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Coming Together to Fight Fake News: Lessons from the European Approach to Disinformation

By Annina Claesson

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For observers across the pond, Europe has been a testing ground for tactics to counter disinformation in democracies. Over the course of many national elections in the past few years, Europe has tried a variety of measures to counter disinformation efforts from multiple sources. Now, the European Union is aiming to complement national efforts by scaling up its own response through EU-level policies.

In an effort to address what some civil society and media organizations have criticized as an overly disaggregated approach by the European Union, current EU efforts focus on proper coordination with and among the many actors involved in countering disinformation. Specifically, the EU response is focused on three lines of effort: improving interagency and international cooperation; stepping up ambitions in addressing the role of the private sector; and instituting a plan to support media literacy. In addition to helping the European Union tackle disinformation campaigns that seek to disrupt the democratic process, these measures can also serve as a template for the United States and other countries as they design their own anti-disinformation strategies.

Strengthening Interagency and International Cooperation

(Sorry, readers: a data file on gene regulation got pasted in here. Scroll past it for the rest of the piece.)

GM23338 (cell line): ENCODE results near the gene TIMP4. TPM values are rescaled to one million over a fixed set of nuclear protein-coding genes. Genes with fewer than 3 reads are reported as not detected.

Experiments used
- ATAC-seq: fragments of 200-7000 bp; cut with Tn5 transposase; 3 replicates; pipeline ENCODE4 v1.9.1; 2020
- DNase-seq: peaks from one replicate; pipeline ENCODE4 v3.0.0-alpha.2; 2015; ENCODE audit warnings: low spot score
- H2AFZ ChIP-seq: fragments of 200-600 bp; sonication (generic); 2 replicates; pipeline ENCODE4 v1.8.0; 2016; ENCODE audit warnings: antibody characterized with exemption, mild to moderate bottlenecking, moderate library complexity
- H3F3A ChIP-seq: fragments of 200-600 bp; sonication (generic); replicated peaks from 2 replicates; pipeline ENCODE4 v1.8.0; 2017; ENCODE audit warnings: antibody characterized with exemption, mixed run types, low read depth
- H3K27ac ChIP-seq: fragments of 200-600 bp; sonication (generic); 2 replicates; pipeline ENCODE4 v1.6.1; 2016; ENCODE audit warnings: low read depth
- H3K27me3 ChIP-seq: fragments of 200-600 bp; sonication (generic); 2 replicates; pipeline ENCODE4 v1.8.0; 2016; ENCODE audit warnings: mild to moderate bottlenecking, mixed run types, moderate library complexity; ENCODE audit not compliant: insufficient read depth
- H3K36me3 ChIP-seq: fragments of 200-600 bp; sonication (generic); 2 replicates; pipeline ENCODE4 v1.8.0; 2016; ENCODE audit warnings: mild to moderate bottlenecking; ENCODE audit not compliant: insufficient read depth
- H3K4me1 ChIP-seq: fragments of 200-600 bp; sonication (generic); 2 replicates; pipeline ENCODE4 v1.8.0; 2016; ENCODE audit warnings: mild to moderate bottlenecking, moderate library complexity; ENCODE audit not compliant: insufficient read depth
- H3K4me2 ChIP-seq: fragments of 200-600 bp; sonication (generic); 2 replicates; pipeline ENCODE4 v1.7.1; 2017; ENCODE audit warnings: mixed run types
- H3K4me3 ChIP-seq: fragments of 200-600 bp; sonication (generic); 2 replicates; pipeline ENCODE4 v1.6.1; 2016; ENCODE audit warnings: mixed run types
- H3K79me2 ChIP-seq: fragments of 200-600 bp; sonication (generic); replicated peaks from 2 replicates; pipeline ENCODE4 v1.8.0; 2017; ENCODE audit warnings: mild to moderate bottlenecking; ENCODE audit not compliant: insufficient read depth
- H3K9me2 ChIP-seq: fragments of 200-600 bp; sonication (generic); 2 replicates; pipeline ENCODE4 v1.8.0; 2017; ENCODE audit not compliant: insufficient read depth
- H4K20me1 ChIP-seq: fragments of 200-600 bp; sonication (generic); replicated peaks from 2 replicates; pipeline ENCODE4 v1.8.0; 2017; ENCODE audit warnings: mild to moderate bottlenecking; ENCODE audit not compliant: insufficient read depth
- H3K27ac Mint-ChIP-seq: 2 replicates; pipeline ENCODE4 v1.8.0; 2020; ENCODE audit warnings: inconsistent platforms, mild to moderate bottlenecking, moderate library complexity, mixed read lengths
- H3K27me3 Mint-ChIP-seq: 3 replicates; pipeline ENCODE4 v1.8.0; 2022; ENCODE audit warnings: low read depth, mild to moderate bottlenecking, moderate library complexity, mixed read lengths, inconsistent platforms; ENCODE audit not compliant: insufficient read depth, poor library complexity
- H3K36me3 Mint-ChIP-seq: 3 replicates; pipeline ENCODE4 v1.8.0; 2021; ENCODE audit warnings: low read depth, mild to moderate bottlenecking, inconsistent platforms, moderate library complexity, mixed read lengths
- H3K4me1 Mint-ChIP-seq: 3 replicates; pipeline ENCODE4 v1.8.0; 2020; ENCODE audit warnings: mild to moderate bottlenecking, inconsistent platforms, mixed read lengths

The problem of disinformation is a complex and disaggregated one. While the United States often sees disinformation narrowly as the dissemination of “fake news” by Russian trolls, the “European approach” often takes a wider view.1 its recent communications, the European Union presents disinformation as a problem rooted in complex and rapid socioeconomic changes. Our democracies are now characterized by stark societal divisions that malign actors may seek to exploit. While this is nothing new, technological developments have made disinformation a powerful, inexpensive, and often profitable method of influencing a range of actors from powerful states to small extremist groups. State-sponsored Russian campaigns in particular have become a mounting threat to European democracies and remain a significant challenge ahead of the 2019 European parliament elections, but other groups (such as those on the far-right) have also been active in disinformation campaigns in recent European elections.2,3